The Bermuda Triangle is an imprecisely defined area in the North Atlantic between Miami, Puerto Rico, and Bermuda that is known for many mysterious plane and ship disappearances, especially during the 20th century.
Planes in fact regularly fly over the Bermuda Triangle, despite the area being associated with disappearances.
You may have already heard a lot about the Bermuda Triangle, but is all fact or fiction?
There are many theories about these disappearances, ranging from paranormal explanations to harsh weather or human error.
Table of Contents
- 1 What is the Bermuda Triangle?
- 2 Where the Bermuda Triangle is Located
- 3 Flights That Have Gone Missing Over the Bermuda Triangle
- 4 Why Planes Have Gone Missing Over the Bermuda Triangle
- 5 Not That Many Planes Have Gone Missing Over the Bermuda Triangle
- 6 Pilots Will Regularly Fly Over the Bermuda Triangle
- 7 Pilots Will Avoid Flying Over the Pacific Ocean, Though
- 8 As Well as Over Antarctica
- 9 And Even Over Tibet
- 10 Flying Over the Gulf of Mexico is Fine
What is the Bermuda Triangle?
The Bermuda Triangle is an imprecisely-defined area in the North Atlantic Ocean bounded by Bermuda, Puerto Rico, and Miami.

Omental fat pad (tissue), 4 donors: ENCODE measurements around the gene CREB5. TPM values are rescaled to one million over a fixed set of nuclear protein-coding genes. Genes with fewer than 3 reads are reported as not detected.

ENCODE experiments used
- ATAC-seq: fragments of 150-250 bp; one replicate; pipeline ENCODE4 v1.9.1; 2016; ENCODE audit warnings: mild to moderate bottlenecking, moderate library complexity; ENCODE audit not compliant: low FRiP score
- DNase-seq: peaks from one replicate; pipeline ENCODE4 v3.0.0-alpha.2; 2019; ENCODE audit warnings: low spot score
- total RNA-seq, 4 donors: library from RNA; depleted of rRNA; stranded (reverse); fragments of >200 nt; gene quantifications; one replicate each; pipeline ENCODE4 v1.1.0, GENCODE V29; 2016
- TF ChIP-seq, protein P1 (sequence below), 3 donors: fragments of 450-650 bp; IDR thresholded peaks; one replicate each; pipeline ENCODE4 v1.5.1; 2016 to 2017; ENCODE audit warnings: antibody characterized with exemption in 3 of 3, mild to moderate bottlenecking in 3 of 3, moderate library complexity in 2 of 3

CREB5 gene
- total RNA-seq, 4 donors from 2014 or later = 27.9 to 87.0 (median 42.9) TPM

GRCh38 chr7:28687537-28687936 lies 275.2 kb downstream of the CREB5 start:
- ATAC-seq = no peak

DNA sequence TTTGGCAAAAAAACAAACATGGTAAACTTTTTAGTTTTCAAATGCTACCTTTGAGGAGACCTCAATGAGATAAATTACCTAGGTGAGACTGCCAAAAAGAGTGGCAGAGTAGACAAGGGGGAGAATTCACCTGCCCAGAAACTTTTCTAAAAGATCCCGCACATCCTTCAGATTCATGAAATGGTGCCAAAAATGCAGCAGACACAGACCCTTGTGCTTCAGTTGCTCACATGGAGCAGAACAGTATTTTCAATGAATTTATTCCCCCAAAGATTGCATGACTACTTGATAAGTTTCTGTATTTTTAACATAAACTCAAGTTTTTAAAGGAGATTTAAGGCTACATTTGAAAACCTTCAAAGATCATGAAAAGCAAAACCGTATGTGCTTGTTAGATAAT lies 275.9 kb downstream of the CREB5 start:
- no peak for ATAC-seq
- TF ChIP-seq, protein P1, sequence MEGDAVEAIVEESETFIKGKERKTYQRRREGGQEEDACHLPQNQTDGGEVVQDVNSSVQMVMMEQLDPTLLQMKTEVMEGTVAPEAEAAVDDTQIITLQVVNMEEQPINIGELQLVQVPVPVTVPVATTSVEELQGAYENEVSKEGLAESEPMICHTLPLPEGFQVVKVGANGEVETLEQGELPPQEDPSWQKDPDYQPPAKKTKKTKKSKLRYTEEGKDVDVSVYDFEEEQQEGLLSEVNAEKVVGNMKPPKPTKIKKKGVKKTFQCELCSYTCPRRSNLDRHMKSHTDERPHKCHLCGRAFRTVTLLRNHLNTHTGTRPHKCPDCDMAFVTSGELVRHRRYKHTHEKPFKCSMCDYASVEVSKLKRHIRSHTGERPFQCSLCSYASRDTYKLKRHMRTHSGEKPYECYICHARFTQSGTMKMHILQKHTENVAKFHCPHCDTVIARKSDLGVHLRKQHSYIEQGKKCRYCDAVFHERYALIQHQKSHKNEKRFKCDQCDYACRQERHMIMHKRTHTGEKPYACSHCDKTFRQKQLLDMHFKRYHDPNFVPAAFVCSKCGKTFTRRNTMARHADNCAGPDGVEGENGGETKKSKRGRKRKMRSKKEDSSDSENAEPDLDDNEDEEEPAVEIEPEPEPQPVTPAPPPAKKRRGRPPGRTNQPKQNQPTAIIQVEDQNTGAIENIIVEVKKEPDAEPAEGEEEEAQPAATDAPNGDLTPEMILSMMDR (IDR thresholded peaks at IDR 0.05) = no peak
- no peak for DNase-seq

The urban legend of the Bermuda Triangle began in the mid-twentieth century because many planes and ships disappeared in that region.
Where the Bermuda Triangle is Located
The Bermuda Triangle is the area roughly bounded by Miami, Puerto Rico, and Bermuda.
It’s not a clear, geographically defined area, and different writers assign different borders to it.
The Bermuda Triangle is anywhere between 1,300,000 – 3,900,000km2 or 500,000 – 1,510,000 sq miles in size, depending on how it is has been defined.
Flights That Have Gone Missing Over the Bermuda Triangle
A Douglas DC-3 aircraft disappeared on a flight from Puerto Rico to Miami on December 28, 1948.
An investigation of the flight achieved no results, and no trace of the 32 people onboard the flight was ever found.
An Aeronautics Board investigation also failed to determine the cause of the flight’s disappearance.
Eastern Caribbean Airways Flight 912
Eastern Caribbean Airways Flight 912 flew from St. Croix to St. Thomas on November 3, 1978.
The control tower in St. Thomas sighted the aircraft, but it vanished shortly after, and no trace of the flight was found.
Star Tiger Incident
The Avro Tudor G-AHNP known as ‘Star Tiger’ disappeared with 33 people onboard during a flight from the Azores to Bermuda on January 30, 1948.
The cause of the plane’s disappearance was never confirmed.
Why Planes Have Gone Missing Over the Bermuda Triangle
These are the 5 most common Bermuda Triangle theories as to why planes have gone missing.
1. Paranormal Reasons